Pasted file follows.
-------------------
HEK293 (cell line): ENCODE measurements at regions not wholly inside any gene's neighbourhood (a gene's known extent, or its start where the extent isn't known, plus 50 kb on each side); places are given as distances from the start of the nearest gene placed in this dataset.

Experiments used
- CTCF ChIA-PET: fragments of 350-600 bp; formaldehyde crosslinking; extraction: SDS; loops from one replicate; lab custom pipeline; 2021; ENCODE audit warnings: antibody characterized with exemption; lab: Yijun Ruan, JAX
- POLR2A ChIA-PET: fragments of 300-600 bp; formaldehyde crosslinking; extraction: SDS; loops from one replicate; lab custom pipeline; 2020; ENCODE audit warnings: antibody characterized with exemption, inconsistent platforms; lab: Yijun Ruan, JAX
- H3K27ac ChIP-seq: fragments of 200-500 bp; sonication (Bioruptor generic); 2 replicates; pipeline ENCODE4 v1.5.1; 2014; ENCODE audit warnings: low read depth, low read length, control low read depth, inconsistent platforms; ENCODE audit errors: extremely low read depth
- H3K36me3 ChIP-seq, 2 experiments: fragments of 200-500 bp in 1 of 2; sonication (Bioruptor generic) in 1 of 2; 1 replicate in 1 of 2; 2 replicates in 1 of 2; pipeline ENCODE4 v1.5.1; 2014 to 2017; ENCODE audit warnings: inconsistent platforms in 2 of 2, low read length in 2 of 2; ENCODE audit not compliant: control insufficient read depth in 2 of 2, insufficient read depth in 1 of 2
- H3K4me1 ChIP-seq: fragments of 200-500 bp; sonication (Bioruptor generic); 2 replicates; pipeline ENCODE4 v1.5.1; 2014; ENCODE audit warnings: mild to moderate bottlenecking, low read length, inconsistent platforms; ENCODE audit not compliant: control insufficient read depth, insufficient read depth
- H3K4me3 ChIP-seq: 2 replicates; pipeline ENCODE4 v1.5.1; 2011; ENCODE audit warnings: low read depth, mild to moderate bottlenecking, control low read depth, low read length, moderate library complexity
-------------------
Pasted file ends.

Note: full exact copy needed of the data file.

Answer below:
HEK293 (cell line): ENCODE measurements at regions not wholly inside any gene's neighbourhood (a gene's known extent, or its start where the extent isn't known, plus 50 kb on each side); places are given as distances from the start of the nearest gene placed in this dataset.

Experiments used
- CTCF ChIA-PET: fragments of 350-600 bp; formaldehyde crosslinking; extraction: SDS; loops from one replicate; lab custom pipeline; 2021; ENCODE audit warnings: antibody characterized with exemption; lab: Yijun Ruan, JAX
- POLR2A ChIA-PET: fragments of 300-600 bp; formaldehyde crosslinking; extraction: SDS; loops from one replicate; lab custom pipeline; 2020; ENCODE audit warnings: antibody characterized with exemption, inconsistent platforms; lab: Yijun Ruan, JAX
- H3K27ac ChIP-seq: fragments of 200-500 bp; sonication (Bioruptor generic); 2 replicates; pipeline ENCODE4 v1.5.1; 2014; ENCODE audit warnings: low read depth, low read length, control low read depth, inconsistent platforms; ENCODE audit errors: extremely low read depth
- H3K36me3 ChIP-seq, 2 experiments: fragments of 200-500 bp in 1 of 2; sonication (Bioruptor generic) in 1 of 2; 1 replicate in 1 of 2; 2 replicates in 1 of 2; pipeline ENCODE4 v1.5.1; 2014 to 2017; ENCODE audit warnings: inconsistent platforms in 2 of 2, low read length in 2 of 2; ENCODE audit not compliant: control insufficient read depth in 2 of 2, insufficient read depth in 1 of 2
- H3K4me1 ChIP-seq: fragments of 200-500 bp; sonication (Bioruptor generic); 2 replicates; pipeline ENCODE4 v1.5.1; 2014; ENCODE audit warnings: mild to moderate bottlenecking, low read length, inconsistent platforms; ENCODE audit not compliant: control insufficient read depth, insufficient read depth
- H3K4me3 ChIP-seq: 2 replicates; pipeline ENCODE4 v1.5.1; 2011; ENCODE audit warnings: low read depth, mild to moderate bottlenecking, control low read depth, low read length, moderate library complexity